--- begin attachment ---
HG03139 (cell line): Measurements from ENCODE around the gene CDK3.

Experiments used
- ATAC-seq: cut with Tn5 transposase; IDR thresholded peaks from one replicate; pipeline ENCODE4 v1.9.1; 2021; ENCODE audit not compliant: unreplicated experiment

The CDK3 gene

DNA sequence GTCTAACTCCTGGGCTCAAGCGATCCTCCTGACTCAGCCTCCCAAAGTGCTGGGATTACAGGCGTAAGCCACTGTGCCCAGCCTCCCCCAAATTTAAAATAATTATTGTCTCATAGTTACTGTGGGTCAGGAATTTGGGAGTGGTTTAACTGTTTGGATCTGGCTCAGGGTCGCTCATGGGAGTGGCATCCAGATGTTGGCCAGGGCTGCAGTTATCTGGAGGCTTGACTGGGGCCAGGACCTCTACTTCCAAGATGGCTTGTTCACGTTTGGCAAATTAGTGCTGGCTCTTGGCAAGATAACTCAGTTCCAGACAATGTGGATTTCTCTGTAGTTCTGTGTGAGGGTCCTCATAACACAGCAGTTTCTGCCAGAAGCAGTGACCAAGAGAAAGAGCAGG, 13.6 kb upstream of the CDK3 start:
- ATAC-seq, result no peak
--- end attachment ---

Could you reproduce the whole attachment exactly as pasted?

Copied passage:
HG03139 (cell line): Measurements from ENCODE around the gene CDK3.

Experiments used
- ATAC-seq: cut with Tn5 transposase; IDR thresholded peaks from one replicate; pipeline ENCODE4 v1.9.1; 2021; ENCODE audit not compliant: unreplicated experiment

The CDK3 gene

DNA sequence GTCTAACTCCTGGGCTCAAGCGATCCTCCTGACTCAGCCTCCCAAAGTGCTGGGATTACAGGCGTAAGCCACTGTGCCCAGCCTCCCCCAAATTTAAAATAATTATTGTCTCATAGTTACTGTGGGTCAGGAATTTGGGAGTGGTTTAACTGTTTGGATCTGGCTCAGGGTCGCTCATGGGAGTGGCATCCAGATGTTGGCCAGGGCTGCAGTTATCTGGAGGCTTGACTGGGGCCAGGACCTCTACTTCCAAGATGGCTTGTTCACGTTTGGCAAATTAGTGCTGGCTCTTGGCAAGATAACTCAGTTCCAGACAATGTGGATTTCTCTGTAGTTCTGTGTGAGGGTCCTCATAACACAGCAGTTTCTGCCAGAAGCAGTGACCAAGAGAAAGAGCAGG, 13.6 kb upstream of the CDK3 start:
- ATAC-seq, result no peak